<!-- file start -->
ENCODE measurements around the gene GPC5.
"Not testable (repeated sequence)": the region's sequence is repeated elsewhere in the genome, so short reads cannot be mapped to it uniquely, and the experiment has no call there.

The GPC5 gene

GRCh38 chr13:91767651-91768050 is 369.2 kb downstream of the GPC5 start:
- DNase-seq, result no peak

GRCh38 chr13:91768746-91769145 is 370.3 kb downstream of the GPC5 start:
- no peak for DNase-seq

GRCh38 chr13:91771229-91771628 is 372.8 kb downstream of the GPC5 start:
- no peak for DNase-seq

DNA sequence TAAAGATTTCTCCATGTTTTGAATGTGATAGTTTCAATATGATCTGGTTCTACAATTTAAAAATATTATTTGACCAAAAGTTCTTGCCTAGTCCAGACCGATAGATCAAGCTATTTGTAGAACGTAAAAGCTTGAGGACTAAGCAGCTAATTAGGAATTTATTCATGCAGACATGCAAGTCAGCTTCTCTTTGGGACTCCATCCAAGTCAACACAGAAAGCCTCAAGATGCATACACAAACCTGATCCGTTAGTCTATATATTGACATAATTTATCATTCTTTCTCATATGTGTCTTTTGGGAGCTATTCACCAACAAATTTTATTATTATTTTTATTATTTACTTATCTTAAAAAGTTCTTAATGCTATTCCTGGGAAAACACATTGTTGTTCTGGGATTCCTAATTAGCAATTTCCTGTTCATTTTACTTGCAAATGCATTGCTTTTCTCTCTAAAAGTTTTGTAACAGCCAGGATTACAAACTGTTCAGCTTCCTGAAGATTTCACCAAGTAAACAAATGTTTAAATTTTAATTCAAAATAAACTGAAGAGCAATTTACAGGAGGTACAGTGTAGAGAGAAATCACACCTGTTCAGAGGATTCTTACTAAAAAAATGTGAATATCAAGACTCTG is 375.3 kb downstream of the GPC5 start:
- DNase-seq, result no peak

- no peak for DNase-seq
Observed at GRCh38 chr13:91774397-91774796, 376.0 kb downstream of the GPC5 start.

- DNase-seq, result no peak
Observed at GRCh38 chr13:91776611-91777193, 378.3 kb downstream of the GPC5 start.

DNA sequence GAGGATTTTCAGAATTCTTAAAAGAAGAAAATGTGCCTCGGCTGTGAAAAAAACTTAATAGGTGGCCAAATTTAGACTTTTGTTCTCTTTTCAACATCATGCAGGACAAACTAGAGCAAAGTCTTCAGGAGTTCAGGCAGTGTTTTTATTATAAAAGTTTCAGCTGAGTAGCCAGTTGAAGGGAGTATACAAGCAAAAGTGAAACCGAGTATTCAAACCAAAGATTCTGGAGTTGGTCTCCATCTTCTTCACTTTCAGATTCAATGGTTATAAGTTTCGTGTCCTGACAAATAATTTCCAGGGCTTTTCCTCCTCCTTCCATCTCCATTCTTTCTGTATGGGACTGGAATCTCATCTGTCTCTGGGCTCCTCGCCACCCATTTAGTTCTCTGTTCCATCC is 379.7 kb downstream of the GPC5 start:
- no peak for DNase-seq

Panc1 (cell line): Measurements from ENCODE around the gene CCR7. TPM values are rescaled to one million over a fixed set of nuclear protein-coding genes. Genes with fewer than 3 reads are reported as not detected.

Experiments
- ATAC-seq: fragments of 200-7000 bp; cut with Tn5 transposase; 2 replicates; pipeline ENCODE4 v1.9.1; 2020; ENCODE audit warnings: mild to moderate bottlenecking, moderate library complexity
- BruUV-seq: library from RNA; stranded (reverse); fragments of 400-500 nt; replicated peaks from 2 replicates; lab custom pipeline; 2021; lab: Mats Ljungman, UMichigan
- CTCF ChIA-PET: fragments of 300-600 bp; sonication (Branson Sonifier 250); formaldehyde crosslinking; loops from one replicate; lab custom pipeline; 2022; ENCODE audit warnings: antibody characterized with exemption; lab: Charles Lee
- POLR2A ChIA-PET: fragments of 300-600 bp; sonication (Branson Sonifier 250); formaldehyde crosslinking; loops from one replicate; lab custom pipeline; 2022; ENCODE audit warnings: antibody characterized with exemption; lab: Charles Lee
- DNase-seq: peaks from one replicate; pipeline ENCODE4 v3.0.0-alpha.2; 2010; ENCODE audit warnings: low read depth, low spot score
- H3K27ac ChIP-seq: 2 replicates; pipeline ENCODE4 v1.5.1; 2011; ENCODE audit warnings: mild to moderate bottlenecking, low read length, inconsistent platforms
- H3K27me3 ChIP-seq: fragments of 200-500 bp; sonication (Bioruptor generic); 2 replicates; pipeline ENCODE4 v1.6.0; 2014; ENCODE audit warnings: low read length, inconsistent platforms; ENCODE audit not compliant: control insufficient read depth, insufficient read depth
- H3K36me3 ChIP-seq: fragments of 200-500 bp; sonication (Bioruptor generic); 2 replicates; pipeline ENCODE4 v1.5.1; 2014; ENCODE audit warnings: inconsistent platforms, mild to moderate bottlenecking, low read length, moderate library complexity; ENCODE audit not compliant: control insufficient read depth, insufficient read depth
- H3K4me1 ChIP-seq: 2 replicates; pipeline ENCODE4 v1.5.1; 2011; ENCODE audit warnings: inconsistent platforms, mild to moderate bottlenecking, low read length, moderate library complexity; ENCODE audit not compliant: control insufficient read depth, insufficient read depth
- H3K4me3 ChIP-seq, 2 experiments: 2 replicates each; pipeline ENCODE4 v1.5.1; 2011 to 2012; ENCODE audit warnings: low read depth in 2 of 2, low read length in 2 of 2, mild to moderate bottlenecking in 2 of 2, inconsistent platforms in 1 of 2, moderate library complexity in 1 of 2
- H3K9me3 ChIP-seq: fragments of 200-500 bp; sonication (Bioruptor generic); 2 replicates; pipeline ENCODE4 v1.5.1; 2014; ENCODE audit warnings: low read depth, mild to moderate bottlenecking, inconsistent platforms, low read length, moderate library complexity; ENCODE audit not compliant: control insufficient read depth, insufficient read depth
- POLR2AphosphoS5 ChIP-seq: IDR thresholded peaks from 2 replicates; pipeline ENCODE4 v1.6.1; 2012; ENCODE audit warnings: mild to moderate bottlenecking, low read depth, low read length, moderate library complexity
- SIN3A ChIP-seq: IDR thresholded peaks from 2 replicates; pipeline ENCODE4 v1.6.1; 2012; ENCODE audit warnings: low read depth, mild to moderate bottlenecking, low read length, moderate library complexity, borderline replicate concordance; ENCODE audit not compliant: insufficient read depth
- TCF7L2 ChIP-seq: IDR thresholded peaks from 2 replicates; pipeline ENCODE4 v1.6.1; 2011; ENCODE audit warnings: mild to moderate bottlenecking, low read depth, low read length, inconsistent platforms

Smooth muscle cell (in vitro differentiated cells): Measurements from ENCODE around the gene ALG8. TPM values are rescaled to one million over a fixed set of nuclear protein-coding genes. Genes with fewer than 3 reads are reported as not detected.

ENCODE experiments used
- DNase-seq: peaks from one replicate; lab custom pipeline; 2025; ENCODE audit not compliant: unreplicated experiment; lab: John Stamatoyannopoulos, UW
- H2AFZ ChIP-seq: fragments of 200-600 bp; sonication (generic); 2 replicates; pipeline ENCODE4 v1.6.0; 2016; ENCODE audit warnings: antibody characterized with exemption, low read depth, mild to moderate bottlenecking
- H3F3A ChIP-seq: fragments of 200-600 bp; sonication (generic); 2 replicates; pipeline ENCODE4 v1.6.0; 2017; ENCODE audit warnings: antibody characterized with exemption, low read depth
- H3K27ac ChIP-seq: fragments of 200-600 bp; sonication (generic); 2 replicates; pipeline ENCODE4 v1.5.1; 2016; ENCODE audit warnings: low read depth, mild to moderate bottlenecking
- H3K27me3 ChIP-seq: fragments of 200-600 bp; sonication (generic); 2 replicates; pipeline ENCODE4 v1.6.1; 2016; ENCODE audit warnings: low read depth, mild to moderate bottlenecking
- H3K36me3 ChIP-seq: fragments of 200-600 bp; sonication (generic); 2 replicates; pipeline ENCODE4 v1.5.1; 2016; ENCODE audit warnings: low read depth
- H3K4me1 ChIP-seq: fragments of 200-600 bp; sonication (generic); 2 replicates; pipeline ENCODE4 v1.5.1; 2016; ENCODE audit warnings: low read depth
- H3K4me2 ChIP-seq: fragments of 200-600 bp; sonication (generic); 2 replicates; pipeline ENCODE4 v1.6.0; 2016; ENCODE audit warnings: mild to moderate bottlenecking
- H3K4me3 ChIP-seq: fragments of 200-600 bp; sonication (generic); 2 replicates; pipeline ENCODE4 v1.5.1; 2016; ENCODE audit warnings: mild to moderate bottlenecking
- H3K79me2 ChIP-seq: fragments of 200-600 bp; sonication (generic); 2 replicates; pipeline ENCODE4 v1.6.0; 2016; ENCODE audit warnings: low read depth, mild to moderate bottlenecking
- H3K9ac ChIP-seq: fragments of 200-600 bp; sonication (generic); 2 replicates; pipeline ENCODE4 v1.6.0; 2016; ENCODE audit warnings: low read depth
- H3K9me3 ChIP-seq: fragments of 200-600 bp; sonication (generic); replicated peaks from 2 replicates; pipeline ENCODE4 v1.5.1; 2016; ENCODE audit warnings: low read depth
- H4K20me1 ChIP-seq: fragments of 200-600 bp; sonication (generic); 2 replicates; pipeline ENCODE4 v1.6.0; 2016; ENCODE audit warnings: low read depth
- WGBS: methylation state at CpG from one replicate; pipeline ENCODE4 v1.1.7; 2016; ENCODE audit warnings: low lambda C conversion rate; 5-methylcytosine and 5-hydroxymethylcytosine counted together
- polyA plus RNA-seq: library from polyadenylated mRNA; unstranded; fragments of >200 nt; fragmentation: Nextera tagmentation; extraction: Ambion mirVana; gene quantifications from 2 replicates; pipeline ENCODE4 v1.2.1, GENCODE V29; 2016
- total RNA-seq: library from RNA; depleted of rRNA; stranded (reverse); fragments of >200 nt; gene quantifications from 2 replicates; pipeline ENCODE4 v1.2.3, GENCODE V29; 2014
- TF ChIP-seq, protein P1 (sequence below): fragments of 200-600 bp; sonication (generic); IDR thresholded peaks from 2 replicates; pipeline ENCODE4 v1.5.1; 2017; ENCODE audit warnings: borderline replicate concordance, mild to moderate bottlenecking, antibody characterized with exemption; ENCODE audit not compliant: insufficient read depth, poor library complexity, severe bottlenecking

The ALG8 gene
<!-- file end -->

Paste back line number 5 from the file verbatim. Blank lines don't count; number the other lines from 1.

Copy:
- DNase-seq, result no peak